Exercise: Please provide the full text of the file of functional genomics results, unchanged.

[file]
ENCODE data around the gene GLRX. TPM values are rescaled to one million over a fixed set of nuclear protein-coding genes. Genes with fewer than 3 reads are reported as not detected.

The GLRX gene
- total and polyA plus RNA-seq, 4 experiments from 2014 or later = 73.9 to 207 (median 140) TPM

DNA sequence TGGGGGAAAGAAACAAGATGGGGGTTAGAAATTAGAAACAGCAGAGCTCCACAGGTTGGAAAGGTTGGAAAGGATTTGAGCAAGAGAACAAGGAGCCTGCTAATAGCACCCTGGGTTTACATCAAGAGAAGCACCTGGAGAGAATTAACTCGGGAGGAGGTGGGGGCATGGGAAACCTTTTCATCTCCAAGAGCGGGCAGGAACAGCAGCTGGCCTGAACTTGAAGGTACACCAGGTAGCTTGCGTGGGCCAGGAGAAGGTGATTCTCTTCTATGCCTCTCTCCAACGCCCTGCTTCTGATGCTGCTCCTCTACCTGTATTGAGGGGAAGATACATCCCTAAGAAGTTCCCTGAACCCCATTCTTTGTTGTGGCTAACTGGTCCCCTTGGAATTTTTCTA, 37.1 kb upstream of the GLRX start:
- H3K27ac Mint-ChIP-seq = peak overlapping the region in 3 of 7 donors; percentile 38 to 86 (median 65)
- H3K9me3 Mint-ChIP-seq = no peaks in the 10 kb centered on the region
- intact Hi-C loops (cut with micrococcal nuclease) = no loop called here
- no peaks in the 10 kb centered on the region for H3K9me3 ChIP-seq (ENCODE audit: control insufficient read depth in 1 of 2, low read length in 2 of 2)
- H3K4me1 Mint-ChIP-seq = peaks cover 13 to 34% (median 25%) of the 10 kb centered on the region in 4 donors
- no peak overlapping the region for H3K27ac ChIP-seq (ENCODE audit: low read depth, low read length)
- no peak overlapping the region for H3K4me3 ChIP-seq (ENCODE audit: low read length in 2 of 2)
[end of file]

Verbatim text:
ENCODE data around the gene GLRX. TPM values are rescaled to one million over a fixed set of nuclear protein-coding genes. Genes with fewer than 3 reads are reported as not detected.

The GLRX gene
- total and polyA plus RNA-seq, 4 experiments from 2014 or later = 73.9 to 207 (median 140) TPM

DNA sequence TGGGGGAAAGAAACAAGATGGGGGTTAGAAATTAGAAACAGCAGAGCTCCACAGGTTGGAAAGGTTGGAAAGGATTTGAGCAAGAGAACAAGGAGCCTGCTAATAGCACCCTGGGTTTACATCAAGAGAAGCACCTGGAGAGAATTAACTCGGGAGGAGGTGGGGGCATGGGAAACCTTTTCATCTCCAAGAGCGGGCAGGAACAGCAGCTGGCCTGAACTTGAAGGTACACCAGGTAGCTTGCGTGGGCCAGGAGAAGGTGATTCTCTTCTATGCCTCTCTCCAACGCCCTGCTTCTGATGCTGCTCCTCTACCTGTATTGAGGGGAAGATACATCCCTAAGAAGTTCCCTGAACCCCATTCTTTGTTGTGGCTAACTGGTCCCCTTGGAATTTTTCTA, 37.1 kb upstream of the GLRX start:
- H3K27ac Mint-ChIP-seq = peak overlapping the region in 3 of 7 donors; percentile 38 to 86 (median 65)
- H3K9me3 Mint-ChIP-seq = no peaks in the 10 kb centered on the region
- intact Hi-C loops (cut with micrococcal nuclease) = no loop called here
- no peaks in the 10 kb centered on the region for H3K9me3 ChIP-seq (ENCODE audit: control insufficient read depth in 1 of 2, low read length in 2 of 2)
- H3K4me1 Mint-ChIP-seq = peaks cover 13 to 34% (median 25%) of the 10 kb centered on the region in 4 donors
- no peak overlapping the region for H3K27ac ChIP-seq (ENCODE audit: low read depth, low read length)
- no peak overlapping the region for H3K4me3 ChIP-seq (ENCODE audit: low read length in 2 of 2)